transformation to . For example, if g(μ) = log(μ) = xβ and is the least squares mean in the transformed scale, we can compute the LSM in the original scale as
If the transformation was the logit transformation, the LSM in the original scale is computed as
Suppose that we fit a model to a response variable that has been transformed using some function g as above, and obtain an estimate of a mean . Programs including SAS will also output an estimate of the variance of . We can compute the estimate of the mean in the original scale by applying the inverse transformation g–1 to as described above. In order to obtain an estimate of the variance of , however, we need to make use of, for example, the Delta method, which we now explain.
Given any non-linear function H of some scalar-valued random variable θ, H(θ) and given σ2, the variance of θ, we can obtain an expression for the variance of H(θ) as follows:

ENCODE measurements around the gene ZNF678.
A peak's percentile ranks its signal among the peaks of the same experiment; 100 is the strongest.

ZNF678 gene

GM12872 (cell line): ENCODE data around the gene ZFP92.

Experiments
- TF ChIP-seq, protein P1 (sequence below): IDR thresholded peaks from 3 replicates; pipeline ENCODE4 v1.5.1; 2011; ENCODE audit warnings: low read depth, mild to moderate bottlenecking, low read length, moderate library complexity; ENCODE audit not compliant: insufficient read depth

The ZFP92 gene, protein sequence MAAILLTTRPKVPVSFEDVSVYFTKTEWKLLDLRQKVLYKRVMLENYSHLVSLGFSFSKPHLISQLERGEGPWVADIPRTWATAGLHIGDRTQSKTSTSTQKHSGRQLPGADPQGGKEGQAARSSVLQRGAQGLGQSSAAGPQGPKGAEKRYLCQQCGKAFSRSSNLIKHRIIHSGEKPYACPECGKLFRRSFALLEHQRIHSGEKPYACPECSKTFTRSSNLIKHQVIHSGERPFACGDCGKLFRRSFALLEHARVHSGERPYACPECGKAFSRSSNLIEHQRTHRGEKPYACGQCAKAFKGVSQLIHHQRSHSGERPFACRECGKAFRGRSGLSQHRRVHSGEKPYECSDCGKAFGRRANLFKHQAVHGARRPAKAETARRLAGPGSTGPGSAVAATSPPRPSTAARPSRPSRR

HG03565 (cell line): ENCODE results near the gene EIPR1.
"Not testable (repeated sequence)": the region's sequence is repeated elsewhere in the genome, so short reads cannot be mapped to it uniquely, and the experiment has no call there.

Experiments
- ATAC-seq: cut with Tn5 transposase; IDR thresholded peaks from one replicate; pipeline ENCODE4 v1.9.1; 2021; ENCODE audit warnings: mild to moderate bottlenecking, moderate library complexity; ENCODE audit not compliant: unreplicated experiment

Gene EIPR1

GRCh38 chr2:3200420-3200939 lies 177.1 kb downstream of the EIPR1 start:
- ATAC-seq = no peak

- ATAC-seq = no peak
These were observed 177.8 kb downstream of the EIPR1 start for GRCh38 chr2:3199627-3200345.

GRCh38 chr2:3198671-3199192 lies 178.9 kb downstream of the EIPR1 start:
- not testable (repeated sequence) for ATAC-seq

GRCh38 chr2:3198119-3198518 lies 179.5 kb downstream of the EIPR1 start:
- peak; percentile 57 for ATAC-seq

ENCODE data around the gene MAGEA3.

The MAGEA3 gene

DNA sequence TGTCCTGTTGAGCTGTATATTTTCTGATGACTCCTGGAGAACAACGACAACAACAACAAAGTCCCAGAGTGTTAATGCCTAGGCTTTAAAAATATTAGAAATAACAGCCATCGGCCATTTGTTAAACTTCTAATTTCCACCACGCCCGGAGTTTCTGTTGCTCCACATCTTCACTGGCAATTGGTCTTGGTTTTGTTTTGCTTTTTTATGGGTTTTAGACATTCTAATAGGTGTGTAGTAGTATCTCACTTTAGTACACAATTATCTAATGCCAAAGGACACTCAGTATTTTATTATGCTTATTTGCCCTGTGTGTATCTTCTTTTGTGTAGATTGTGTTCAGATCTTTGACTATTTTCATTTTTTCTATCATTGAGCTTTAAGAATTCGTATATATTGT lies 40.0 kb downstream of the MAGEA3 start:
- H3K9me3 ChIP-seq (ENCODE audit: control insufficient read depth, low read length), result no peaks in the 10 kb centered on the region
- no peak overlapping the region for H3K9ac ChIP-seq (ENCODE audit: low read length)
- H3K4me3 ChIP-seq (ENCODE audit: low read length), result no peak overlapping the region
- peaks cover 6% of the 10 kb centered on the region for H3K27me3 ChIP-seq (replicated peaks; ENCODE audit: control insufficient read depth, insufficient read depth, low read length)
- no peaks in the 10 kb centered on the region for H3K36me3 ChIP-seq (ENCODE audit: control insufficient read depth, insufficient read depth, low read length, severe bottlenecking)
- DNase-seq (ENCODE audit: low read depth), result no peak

For example, suppose that we used a log transformation on a response variable and obtained an LSM in the transformed scale that we denote , with estimated variance . The estimate of the mean in the original scale is obtained by applying the inverse transformation to the LSM:
The variance of is given by:
Suppose now that the response variable was binary and that we used a logit transformation so that
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Appendix 3-7: Marginal Mean and Variance of Transformed Response Variables ."
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